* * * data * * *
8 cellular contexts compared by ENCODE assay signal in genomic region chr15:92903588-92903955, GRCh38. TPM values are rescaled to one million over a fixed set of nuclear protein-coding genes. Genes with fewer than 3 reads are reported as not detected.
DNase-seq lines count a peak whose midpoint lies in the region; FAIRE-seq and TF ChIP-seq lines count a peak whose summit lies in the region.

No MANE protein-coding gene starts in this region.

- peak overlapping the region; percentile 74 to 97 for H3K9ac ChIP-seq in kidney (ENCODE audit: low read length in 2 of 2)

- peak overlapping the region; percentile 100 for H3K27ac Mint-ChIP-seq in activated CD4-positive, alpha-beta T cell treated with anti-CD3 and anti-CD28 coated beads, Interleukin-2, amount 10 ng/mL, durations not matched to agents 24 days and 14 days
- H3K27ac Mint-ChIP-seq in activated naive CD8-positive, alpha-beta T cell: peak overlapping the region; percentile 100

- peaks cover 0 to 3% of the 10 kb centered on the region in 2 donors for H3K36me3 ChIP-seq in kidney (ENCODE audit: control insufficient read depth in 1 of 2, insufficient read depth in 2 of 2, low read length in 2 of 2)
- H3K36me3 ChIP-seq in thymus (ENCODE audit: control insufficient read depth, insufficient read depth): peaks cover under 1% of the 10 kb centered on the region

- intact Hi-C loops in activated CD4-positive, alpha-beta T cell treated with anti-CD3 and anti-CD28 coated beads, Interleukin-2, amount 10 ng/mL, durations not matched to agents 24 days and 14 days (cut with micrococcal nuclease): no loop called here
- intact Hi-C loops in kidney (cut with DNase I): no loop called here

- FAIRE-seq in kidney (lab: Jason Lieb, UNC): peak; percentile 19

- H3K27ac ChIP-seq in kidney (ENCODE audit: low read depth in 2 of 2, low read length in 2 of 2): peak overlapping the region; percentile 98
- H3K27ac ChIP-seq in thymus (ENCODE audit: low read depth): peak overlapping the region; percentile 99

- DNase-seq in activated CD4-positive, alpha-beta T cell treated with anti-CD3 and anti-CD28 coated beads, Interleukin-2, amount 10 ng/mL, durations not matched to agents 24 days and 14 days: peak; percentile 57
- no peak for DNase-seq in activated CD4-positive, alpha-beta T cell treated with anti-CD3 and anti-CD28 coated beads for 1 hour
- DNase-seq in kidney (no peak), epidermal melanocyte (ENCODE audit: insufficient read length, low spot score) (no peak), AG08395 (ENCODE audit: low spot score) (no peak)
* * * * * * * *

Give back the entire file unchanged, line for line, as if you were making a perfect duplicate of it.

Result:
8 cellular contexts compared by ENCODE assay signal in genomic region chr15:92903588-92903955, GRCh38. TPM values are rescaled to one million over a fixed set of nuclear protein-coding genes. Genes with fewer than 3 reads are reported as not detected.
DNase-seq lines count a peak whose midpoint lies in the region; FAIRE-seq and TF ChIP-seq lines count a peak whose summit lies in the region.

No MANE protein-coding gene starts in this region.

- peak overlapping the region; percentile 74 to 97 for H3K9ac ChIP-seq in kidney (ENCODE audit: low read length in 2 of 2)

- peak overlapping the region; percentile 100 for H3K27ac Mint-ChIP-seq in activated CD4-positive, alpha-beta T cell treated with anti-CD3 and anti-CD28 coated beads, Interleukin-2, amount 10 ng/mL, durations not matched to agents 24 days and 14 days
- H3K27ac Mint-ChIP-seq in activated naive CD8-positive, alpha-beta T cell: peak overlapping the region; percentile 100

- peaks cover 0 to 3% of the 10 kb centered on the region in 2 donors for H3K36me3 ChIP-seq in kidney (ENCODE audit: control insufficient read depth in 1 of 2, insufficient read depth in 2 of 2, low read length in 2 of 2)
- H3K36me3 ChIP-seq in thymus (ENCODE audit: control insufficient read depth, insufficient read depth): peaks cover under 1% of the 10 kb centered on the region

- intact Hi-C loops in activated CD4-positive, alpha-beta T cell treated with anti-CD3 and anti-CD28 coated beads, Interleukin-2, amount 10 ng/mL, durations not matched to agents 24 days and 14 days (cut with micrococcal nuclease): no loop called here
- intact Hi-C loops in kidney (cut with DNase I): no loop called here

- FAIRE-seq in kidney (lab: Jason Lieb, UNC): peak; percentile 19

- H3K27ac ChIP-seq in kidney (ENCODE audit: low read depth in 2 of 2, low read length in 2 of 2): peak overlapping the region; percentile 98
- H3K27ac ChIP-seq in thymus (ENCODE audit: low read depth): peak overlapping the region; percentile 99

- DNase-seq in activated CD4-positive, alpha-beta T cell treated with anti-CD3 and anti-CD28 coated beads, Interleukin-2, amount 10 ng/mL, durations not matched to agents 24 days and 14 days: peak; percentile 57
- no peak for DNase-seq in activated CD4-positive, alpha-beta T cell treated with anti-CD3 and anti-CD28 coated beads for 1 hour
- DNase-seq in kidney (no peak), epidermal melanocyte (ENCODE audit: insufficient read length, low spot score) (no peak), AG08395 (ENCODE audit: low spot score) (no peak)